Friday, August 11, 2006

Situational ethics vs Moral Absolutism


Philosophers have always debated between moral absolutism and relativism. Moral or ethical proposition could be judged under either assumptions; one that there are absolute standards against which moral question can be judge (Moral Absolutism), or one that standards are relative to social, cultural, historical and personal references. On the other hand, I believe that focusing on the discussion between moral relativism and absolutism is pointless. I believe that if there is absolute standards in the universe, this standards cannot be understood or revealed to any individual due to lack of information. Then, the best approach to this dilemma is to use situational ethics to judge our ethical decisions.


In philosophy, moral relativism takes the position that moral or ethical propositions do not reflect absolute and universal moral truths but instead are relative to social, cultural, historical or personal references, and that there is no single standard by which to assess an ethical proposition's truth. Relativistic positions often see moral values as applicable only within certain cultural boundaries or the context of individual preferences. – Taken from Wikipedia

Moral absolutism is the position that there are absolute standards against which moral questions can be judged, and that certain actions are right or wrong, regardless of the context of the act. According to moral absolutists, morals are inherent in the laws of the universe, the nature of humanity, or some other fundamental source. Moral absolutists regard actions as inherently or inarguably moral or immoral. – Taken from Wikipedia

Situational ethics (also known as Situationism) refers to a particular view of ethics that states: the morality of an act is a function of the state of the system at the time it is performed. This is frequently confused with moral relativism, which states that there is no universal moral truth, that there are only beliefs and perspectives, none more valid than another. Situational ethics by itself does not say whether there are universal truths or not; it only says that the state of the system at the time of an act must be included in consideration of the act. – Taken from Wikipedia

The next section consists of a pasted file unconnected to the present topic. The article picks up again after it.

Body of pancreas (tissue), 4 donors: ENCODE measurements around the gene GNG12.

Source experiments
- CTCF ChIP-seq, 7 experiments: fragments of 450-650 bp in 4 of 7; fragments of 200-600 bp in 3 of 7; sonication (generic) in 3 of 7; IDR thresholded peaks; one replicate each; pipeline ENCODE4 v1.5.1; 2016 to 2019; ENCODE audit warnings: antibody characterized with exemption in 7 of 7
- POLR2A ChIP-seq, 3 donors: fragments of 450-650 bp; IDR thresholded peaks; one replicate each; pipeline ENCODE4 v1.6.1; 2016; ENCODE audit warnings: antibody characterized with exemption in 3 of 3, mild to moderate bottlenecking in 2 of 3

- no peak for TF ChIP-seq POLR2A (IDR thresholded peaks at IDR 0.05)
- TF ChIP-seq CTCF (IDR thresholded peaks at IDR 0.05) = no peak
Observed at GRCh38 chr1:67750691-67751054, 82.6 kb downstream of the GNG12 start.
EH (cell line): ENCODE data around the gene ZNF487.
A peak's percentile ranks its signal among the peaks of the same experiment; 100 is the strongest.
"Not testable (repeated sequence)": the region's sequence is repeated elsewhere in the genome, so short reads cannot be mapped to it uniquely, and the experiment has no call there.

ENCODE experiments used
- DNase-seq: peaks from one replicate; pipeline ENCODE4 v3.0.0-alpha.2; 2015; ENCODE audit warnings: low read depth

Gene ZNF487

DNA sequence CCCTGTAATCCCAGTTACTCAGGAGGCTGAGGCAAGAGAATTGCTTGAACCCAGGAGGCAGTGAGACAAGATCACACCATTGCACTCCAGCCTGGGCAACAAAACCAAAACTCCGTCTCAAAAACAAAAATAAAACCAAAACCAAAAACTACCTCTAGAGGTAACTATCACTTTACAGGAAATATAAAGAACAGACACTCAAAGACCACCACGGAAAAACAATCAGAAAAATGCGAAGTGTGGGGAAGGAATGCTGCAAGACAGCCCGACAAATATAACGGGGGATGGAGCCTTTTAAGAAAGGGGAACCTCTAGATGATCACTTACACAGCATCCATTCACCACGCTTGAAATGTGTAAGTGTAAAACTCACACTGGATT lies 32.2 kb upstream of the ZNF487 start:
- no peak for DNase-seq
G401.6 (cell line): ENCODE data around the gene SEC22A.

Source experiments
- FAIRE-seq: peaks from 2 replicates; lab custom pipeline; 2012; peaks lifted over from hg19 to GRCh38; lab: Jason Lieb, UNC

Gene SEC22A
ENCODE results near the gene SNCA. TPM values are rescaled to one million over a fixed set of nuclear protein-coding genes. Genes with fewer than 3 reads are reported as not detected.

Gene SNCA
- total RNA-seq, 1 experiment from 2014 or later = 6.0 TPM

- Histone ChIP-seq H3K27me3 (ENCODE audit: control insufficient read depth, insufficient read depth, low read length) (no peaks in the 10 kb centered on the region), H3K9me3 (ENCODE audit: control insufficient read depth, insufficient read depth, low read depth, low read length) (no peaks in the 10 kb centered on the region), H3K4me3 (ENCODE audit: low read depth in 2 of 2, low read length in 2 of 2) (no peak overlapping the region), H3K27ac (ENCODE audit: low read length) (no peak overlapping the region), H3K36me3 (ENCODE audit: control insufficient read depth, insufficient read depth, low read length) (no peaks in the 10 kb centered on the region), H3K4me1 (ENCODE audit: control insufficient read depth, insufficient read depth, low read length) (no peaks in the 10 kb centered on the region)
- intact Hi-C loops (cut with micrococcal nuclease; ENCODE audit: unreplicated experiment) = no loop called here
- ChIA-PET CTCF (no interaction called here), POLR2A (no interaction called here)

Moral Relativism and absolutism are opposite sides of an argument about the existence (or not) of objective truth. Critics of this view assert that this argument places the burden of proof on relativism, by treating it as a theory that makes the positive existential claim "it is objectively true that there are no objective truths" as opposed to simply being the necessary consequence of a refusal to accept the absolutist's claim "there are objective truths." – Taken from Wikipedia

Then it is easier to assume that moral absolutism is correct for my analysis, but the situational ethics approach would work for both assumptions. In case moral absolutism is correct we can approach any ethical dilemma in two ways: (a) Assuming that we know what is the objective truth, or (b) Assuming that we don’t know. Here’s is my first decision on this matter. I believe that assuming that we know what is the objective truth (universal truth) is somehow misleading. Our knowledge is based on our social, cultural, historical and personal education. Then, by assuming that we know what is the universal “good”, we are assuming that we have “universal knowledge”. I believe that even if you are a very thoughtful individual or a well acclaim philosopher, it is hard to assure that you have “universal knowledge”. For example, even Aristotle that was ahead of his time and universally proclaim as a one of the greatest philosophers of all times, didn’t have “universal knowledge”. Aristotle defends the existing good customs of his time. Although he argues for many values which many of today's philosophers agree with, the things he values include slavery, sexism and rule by a small leisure class, all of which seem unethical according to today's standards (Taken from Wikipedia).

I believe that it is more sensible to assume that you don’t know the universal truth. Then it is very important to collect as much information before making any decision. We need to analyze character and situation before taking an ethical decision. It is not just about the character (moral absolutism) or situation (moral relativism). Assuming that moral absolute truth exists and it is impossible to decipher, we need as much information as possible to make the right decision.